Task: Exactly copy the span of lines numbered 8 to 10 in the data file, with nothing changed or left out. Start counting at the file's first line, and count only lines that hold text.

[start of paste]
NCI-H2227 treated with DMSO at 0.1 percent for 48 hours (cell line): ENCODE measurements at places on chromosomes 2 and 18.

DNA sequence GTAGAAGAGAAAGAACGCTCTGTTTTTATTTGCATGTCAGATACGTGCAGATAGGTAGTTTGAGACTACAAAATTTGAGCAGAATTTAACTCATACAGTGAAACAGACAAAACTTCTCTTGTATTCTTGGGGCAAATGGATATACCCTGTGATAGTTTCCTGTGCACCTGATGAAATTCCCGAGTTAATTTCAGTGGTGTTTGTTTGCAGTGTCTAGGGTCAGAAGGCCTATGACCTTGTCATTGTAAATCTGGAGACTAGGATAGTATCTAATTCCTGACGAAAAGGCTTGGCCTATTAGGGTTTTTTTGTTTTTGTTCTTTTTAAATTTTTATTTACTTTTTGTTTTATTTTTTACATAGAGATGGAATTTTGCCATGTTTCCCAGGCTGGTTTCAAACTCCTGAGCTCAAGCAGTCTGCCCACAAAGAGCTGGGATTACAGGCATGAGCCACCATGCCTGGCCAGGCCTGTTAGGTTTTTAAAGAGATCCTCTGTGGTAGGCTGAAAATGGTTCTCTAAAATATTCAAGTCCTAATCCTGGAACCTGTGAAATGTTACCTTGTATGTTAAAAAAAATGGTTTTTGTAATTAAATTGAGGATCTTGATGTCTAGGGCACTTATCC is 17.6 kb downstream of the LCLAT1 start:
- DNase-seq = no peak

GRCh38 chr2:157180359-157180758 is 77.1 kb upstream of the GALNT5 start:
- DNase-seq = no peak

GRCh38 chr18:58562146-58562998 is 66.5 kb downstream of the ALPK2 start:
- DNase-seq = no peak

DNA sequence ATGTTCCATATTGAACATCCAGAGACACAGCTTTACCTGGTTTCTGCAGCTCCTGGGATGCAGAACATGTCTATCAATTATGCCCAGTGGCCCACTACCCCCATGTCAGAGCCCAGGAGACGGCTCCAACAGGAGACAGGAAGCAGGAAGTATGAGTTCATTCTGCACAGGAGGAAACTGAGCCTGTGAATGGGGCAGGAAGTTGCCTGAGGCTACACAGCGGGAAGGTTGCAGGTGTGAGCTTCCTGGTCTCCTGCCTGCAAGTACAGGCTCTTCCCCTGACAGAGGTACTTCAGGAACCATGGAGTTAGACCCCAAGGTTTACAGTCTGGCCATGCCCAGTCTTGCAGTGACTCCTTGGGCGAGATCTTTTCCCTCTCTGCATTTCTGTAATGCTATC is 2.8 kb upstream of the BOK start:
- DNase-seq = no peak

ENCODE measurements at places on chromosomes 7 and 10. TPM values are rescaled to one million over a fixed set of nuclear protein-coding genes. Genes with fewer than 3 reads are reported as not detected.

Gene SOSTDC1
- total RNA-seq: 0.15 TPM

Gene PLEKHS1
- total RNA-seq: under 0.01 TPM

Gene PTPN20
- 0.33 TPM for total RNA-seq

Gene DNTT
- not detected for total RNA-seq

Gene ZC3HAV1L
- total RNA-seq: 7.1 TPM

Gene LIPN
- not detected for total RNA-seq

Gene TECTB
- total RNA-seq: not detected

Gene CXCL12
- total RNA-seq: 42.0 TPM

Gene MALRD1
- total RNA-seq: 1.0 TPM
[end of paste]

DNA sequence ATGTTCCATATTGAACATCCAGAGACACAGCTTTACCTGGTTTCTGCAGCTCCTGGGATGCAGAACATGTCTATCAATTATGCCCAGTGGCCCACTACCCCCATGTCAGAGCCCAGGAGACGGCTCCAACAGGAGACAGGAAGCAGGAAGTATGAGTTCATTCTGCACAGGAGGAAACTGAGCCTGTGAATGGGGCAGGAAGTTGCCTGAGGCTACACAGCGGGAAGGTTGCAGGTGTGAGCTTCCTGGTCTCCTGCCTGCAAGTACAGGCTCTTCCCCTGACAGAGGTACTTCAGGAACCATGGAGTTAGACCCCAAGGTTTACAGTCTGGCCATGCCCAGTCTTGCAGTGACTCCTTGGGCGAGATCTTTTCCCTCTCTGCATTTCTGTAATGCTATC is 2.8 kb upstream of the BOK start:
- DNase-seq = no peak

ENCODE measurements at places on chromosomes 7 and 10. TPM values are rescaled to one million over a fixed set of nuclear protein-coding genes. Genes with fewer than 3 reads are reported as not detected.